The Leonard vs Pepsico saga continues to be a popular case study in law schools, fueling debates and offering valuable lessons. Advertisers and their agencies have also learnt not to air anything without proper terms and conditions. Yet, what about the loyalty industry? What insights can we gather from this extraordinary story?
It is difficult to establish whether Leonard truly believed the Harrier jet offer was genuine or he opportunistically wanted to exploit a loophole which proved to be defensible.
However, in the show, Leonard’s portrayal of his reaction to the Pepsi Stuff commercial highlights the fact that people participate in programs because of the promise of value and continue to engage because they perceive they will keep receiving value from the brand.
It is clear that the financial value Leonard saw in the jet encouraged him to engage; to the extent of starting a whole operation to try to buy 7 million bottles and looking for an investor. Although value means different things to different people, in loyalty programs, value is typically delivered through financial advantages like discounts, free products or services, bonuses, or cashback.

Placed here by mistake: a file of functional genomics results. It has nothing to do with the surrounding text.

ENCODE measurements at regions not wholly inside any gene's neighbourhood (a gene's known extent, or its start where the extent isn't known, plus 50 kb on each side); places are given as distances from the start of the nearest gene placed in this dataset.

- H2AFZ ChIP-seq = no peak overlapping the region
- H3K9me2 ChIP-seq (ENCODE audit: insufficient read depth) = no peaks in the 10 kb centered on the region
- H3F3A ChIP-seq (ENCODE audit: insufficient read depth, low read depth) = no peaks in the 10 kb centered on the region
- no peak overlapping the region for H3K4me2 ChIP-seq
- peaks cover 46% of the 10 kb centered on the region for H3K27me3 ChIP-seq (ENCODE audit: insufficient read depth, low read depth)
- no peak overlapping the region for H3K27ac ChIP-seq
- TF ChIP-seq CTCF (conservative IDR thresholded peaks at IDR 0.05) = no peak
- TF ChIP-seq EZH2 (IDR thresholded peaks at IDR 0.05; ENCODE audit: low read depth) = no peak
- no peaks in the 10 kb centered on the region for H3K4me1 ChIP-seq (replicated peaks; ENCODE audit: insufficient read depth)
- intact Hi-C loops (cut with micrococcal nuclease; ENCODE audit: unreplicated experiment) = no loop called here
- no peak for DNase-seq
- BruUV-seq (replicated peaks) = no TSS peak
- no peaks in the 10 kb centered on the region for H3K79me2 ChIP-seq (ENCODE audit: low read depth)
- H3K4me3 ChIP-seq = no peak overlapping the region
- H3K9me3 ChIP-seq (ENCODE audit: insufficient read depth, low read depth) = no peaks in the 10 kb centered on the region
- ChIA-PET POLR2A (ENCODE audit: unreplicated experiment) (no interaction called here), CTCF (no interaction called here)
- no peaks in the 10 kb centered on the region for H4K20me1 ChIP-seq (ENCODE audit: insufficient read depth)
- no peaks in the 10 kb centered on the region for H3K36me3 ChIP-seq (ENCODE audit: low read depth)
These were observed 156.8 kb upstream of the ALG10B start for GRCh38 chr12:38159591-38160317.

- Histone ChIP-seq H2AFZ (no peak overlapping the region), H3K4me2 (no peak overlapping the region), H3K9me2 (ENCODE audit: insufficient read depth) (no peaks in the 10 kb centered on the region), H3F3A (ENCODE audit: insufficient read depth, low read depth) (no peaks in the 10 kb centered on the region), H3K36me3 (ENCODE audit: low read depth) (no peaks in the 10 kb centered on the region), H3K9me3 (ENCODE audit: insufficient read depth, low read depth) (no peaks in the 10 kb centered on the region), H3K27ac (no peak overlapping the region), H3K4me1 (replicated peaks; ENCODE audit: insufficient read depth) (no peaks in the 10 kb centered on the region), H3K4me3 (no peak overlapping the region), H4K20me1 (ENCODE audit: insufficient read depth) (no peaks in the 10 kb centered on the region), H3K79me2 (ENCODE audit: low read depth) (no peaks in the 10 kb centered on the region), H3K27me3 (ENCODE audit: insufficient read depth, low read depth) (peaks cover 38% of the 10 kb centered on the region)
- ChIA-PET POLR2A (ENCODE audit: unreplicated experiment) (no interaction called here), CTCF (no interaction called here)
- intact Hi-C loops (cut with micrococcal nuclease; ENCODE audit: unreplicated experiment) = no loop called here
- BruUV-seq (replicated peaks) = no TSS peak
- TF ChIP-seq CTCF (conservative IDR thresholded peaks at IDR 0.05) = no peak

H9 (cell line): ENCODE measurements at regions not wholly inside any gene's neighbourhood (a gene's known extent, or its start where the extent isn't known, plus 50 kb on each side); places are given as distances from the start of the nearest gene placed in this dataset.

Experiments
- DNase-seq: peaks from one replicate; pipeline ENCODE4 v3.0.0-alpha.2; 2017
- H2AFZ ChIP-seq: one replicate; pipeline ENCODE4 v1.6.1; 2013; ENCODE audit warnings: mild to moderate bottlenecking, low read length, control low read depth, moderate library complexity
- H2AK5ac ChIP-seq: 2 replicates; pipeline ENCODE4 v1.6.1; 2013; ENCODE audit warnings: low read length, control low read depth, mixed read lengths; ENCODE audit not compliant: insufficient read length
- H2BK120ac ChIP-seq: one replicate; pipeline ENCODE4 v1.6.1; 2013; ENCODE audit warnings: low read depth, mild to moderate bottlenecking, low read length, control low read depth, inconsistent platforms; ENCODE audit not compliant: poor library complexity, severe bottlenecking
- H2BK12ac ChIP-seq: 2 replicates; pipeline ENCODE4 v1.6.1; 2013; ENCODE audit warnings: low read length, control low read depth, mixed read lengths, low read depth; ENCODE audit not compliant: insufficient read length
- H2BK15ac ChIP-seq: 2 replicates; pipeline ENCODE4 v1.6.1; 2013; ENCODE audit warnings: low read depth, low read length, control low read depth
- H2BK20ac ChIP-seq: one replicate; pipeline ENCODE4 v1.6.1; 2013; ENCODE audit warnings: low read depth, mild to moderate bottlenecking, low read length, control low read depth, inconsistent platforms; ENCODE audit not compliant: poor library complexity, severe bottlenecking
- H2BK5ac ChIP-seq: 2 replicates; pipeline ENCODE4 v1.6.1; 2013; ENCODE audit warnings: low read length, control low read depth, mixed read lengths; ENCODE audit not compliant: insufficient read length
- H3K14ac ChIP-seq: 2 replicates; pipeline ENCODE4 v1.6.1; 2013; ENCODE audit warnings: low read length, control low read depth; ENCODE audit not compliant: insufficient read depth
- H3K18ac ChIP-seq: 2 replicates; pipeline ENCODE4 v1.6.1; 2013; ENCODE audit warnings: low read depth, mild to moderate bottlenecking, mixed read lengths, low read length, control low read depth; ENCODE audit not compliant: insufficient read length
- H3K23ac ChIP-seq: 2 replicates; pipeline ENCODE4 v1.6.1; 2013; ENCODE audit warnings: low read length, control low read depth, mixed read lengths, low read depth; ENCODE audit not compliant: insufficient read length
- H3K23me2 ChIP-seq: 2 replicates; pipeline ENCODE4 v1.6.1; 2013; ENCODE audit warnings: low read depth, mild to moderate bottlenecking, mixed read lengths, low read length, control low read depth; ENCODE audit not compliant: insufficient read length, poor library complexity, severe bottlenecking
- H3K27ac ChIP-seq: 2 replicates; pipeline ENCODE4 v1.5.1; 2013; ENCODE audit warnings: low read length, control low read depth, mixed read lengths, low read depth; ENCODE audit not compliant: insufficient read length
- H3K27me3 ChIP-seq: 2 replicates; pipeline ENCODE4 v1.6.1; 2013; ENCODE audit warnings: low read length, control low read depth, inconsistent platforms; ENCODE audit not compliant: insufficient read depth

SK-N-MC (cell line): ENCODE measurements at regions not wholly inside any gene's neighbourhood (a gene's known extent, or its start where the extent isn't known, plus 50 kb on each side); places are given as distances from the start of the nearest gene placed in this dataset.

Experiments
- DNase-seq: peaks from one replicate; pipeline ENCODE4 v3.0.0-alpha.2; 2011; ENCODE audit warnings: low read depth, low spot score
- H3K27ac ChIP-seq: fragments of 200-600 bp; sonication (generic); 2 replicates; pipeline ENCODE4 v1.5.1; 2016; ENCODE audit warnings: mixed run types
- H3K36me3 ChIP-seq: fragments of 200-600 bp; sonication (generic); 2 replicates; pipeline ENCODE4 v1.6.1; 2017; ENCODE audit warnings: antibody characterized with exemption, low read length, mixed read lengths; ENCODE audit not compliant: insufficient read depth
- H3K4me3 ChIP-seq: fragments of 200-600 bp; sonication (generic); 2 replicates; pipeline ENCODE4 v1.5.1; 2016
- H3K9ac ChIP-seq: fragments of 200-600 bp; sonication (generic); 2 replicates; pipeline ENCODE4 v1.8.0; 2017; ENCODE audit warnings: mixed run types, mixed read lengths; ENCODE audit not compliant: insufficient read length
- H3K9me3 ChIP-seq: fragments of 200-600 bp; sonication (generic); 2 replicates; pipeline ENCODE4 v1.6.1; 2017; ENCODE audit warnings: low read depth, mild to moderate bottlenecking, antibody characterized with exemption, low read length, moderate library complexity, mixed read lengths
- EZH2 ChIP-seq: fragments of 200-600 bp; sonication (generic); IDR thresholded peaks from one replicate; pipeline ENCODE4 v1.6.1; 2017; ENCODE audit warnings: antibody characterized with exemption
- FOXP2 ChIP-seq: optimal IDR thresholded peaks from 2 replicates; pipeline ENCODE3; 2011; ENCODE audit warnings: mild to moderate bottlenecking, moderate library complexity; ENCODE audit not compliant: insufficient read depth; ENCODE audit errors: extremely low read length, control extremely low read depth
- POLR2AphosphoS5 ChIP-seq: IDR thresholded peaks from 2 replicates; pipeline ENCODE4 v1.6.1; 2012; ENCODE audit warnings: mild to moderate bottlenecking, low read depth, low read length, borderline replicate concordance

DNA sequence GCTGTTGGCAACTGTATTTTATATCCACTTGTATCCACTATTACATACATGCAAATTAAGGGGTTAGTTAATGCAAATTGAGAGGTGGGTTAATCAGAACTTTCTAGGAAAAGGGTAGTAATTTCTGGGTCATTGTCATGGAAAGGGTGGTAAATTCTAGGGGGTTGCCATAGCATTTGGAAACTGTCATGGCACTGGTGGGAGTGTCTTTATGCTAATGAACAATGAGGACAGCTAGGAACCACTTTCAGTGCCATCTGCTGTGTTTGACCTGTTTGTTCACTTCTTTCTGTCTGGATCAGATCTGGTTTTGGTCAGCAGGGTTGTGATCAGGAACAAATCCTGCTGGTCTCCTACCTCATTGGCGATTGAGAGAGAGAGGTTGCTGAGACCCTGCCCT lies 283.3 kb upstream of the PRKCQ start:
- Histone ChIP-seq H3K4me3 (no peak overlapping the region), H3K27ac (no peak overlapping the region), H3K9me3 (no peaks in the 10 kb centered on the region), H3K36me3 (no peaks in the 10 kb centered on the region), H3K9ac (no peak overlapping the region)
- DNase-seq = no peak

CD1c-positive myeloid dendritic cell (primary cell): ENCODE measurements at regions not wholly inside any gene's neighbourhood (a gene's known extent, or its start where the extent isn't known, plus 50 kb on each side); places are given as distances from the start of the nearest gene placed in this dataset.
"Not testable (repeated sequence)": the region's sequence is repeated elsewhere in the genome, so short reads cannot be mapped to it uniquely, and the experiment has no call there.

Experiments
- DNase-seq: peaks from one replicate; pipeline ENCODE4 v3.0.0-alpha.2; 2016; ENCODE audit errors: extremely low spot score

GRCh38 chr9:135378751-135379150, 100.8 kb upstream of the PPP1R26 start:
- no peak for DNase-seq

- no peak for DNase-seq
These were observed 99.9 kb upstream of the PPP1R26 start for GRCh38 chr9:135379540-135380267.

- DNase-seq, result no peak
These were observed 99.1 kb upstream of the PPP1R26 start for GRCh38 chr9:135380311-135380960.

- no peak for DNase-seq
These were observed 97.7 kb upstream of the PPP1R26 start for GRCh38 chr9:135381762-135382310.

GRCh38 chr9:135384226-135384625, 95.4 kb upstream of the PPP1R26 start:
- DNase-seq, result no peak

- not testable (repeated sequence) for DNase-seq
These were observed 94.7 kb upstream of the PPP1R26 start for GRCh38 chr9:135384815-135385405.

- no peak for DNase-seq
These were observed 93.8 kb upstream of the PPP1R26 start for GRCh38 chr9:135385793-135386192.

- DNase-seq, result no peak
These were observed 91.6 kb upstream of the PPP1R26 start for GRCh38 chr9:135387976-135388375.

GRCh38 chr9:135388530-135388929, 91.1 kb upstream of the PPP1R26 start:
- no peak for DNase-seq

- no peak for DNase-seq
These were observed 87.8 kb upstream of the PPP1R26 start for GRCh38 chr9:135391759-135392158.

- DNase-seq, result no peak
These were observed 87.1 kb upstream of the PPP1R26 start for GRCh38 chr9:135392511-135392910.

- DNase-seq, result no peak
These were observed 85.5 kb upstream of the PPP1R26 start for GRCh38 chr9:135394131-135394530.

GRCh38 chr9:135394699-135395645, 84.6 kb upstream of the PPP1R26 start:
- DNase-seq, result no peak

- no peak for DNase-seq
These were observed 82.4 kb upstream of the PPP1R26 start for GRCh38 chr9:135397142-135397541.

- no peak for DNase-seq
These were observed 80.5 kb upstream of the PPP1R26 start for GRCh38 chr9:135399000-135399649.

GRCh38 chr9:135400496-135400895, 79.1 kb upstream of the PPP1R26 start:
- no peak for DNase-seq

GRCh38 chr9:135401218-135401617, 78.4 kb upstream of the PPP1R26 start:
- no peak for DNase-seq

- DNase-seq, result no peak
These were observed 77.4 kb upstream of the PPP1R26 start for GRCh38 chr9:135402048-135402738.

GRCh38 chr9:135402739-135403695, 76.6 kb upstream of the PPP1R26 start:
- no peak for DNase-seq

Value could also be accessed to member-only products or services, perks such as access to lounges and exclusive events, special gifts, unique content, or priority privileges.
Additionally, value could manifest through the positive impact or influence surrounding a brand. For example, in the ’90s, Pepsi had also introduced the Pepsi challenge, enlisting renowned celebrities such as Cindy Crawford and Michael Jackson. Their fashion and their endorsement of Pepsi influenced brand perception. Ultimately making Pepsi Stuff highly desirable items for fans.